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Saturday, December 8, 2012

Flawed Study On Calcium Supplementation

I believe I alluded to this study once previously in one of my blog posts, however since I just completed a short post on the importance of vitamin K, it might be good to re-visit the flawed calcium supplementation information from Steven Joyal MD in the November 2010 issue of Life Extension Magazine. I would encourage you to go on line or to your local library (IF anyone still goes to the library these days) and read the article in its entirety. This is especially true if you are a woman and have stopped or drastically reduced your calcium intake based on the  July 30, 2010 analysis by the British Journal of medicine.

Back on July 30, 2010 a meta-analysis published in the British Journal of Medicine reported that calcium supplementation was associated with a significant increase in risk for heart attack. A careful examination of the study reveals several major flaws that severely compromise the author's conclusions. To make matters worse, (4) of the contributing authors of this meta-analysis were involved in pharmaceutical development trials involving calcium supplementation, including Wyeth, Mission Pharmacal, Shire Pharmaceuticals and Nycomed.

The four major flaws outlined are these:

1. Alarming levels of vitamin D deficiency and exclusion of trial data involving vitamin D3 supplementation in combination with calcium supplementation. The study showed that vitamin D3 supplementation reduces mortality, YET excluded trials that used vitamin D3 in combination with calcium supplementation (vs.) a placebo comparator. In FACT vitamin D deficiency has been shown to increase cardiovascular risk.

2. Exclusion of several major trials that showed significant reductions in cardiovascular morbidity and mortality with calcium intake. The Boston Nurses Study found that there was a 31% reduction in stoke for those with the highest calcium intake. The Iowa Women's health Study found a 1/3 reduction in deaths from cardiovascular events in women whose calcium intake from supplements and diet was in the highest fourth compared with those in the lowest fourth. The United Kingdom study of ischemic heart disease and calcium intake reported higher calcium intake reduced mortality for ischemic heart disease.

3. Lack of consistency with other studies showing reduction in bio markers of cardiovascular risk with calcium supplementation. Calcium supplementation as well as dietary calcium reduced blood pressure which is a major risk factor for heart attack and stroke. It also increases the ratio of HDL (Good cholesterol) to LDL (bad cholesterol) by almost 20% in health postmenopausal women. Calcium further reduces body weight.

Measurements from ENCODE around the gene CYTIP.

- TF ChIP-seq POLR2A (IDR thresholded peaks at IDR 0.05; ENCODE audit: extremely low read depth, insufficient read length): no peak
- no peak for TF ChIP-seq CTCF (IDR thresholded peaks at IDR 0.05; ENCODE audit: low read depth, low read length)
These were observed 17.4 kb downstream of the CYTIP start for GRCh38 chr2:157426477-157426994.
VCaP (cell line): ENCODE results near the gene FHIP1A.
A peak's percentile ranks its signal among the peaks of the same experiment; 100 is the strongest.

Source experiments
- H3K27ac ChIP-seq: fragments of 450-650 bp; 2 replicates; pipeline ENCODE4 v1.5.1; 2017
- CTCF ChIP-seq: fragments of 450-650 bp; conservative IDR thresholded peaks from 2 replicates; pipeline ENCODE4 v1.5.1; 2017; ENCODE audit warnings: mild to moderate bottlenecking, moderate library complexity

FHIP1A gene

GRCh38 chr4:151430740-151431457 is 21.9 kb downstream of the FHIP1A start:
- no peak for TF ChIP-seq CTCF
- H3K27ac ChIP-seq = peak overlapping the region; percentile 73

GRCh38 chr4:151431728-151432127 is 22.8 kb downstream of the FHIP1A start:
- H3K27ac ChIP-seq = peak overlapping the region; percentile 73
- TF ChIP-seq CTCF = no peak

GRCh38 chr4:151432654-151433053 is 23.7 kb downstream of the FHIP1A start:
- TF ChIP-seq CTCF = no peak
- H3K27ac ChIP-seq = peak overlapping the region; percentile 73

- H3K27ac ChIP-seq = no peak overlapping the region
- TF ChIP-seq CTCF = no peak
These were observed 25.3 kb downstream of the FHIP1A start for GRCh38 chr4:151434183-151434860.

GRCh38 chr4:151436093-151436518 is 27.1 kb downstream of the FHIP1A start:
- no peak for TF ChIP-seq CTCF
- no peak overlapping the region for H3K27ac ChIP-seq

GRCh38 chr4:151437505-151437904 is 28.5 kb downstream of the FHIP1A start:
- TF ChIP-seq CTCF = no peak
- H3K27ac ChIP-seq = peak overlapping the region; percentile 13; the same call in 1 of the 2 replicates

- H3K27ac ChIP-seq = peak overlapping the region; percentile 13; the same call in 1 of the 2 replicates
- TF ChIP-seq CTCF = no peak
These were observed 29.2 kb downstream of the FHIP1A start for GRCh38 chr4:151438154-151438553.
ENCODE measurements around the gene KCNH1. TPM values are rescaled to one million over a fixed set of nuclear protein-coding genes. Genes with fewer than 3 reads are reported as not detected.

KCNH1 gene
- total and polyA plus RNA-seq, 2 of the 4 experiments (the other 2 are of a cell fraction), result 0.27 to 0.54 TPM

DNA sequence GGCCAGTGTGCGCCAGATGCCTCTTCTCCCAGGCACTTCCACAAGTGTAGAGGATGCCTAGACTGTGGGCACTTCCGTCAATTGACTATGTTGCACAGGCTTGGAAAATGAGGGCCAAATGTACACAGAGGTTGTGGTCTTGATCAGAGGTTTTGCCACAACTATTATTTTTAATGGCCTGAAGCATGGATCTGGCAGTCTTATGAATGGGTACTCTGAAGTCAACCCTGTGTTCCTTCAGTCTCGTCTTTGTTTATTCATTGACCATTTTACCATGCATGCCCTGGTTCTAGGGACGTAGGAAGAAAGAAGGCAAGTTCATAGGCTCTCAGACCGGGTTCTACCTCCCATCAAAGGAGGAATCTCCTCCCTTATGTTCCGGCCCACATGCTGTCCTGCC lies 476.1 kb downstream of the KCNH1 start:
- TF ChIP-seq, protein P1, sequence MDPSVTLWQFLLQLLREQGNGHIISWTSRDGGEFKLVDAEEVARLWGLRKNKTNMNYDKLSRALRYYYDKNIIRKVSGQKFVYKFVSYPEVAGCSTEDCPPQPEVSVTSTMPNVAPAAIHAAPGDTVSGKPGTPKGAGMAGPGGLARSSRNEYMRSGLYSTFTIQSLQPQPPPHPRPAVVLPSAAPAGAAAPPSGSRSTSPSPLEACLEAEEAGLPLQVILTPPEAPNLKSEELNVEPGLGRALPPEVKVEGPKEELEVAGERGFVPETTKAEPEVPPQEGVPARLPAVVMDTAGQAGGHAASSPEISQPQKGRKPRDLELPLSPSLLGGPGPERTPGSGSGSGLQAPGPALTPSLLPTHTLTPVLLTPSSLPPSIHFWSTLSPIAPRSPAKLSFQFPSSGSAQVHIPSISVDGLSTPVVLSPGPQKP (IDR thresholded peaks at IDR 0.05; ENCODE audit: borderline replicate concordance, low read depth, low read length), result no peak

4. Lack of appreciation for the critical role of vitamin K in bone and cardiovascular health. Normal aging involves calcification in soft tissues throughout the body such as heart and blood vessels. In essence calcium deficient diets increase the rate of calcification by 170% while calcium supplemented diets on the other hand reduce calcification by 62%.
(Optimal Vitamin K intake directs calcium away from the arterial walls) / READ my last post for food sources of vitamin K.

My Input:

You should be taking adequate amounts of vitamin D3 and magnesium and vitamin K along with your calcium supplementation. Our bodies work as a whole and we cannot isolate certain foods and supplements at the expense of others.

New international Version I Corinthians 12:20-23
20 As it is, there are many parts, but one body.21 The eye cannot say to the hand, "I don't need you!" And the head cannot say to the feet, "I don't need you!" 22 On the contrary, those parts of the body that seem to be weaker are indispensable, 23 and the parts that we think are less honorable we treat with special honor. And the parts that are unpresentable are treated with special modesty,


Following is another link for more detailed information on calcium supplementation and its role in the human body:

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